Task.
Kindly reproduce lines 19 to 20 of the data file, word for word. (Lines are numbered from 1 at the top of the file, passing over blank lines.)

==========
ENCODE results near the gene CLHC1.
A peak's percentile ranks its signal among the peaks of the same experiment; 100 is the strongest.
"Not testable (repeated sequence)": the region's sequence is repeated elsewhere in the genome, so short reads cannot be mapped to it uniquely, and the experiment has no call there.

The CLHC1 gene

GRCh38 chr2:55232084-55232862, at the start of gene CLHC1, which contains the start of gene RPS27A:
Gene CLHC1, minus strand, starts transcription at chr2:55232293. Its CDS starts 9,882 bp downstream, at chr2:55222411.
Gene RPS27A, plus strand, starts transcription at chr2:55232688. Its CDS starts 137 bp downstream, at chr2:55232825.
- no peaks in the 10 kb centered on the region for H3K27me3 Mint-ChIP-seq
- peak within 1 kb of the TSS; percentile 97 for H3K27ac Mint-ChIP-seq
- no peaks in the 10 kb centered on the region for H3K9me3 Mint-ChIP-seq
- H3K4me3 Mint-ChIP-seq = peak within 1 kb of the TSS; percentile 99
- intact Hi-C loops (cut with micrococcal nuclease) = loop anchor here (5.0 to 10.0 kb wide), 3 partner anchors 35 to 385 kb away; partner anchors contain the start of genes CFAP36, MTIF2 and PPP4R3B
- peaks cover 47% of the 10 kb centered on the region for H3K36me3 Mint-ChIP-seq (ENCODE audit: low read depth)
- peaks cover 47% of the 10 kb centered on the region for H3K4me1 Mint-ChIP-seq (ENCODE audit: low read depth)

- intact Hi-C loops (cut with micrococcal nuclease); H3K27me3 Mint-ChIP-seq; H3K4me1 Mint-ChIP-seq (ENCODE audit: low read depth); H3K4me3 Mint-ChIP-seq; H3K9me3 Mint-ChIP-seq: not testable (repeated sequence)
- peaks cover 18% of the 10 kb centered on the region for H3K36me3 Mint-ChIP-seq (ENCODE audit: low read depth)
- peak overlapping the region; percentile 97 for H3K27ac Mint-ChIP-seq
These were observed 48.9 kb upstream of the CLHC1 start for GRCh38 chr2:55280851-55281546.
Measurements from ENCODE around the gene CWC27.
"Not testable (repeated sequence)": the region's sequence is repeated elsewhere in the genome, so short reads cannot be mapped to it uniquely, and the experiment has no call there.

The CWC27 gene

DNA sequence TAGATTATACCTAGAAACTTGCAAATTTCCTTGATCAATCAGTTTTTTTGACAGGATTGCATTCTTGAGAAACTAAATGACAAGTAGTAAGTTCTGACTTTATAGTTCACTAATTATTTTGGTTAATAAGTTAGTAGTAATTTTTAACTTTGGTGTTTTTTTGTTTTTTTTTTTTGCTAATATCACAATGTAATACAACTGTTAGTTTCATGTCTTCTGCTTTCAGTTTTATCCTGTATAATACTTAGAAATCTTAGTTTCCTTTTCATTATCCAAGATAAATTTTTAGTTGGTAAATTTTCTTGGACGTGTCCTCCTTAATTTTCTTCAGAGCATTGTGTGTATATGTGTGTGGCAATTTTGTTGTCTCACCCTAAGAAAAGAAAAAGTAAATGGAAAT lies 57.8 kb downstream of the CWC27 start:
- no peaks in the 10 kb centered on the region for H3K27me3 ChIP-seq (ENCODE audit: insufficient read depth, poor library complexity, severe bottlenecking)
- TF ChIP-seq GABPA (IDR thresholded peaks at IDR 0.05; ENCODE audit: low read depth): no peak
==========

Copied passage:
Measurements from ENCODE around the gene CWC27.
"Not testable (repeated sequence)": the region's sequence is repeated elsewhere in the genome, so short reads cannot be mapped to it uniquely, and the experiment has no call there.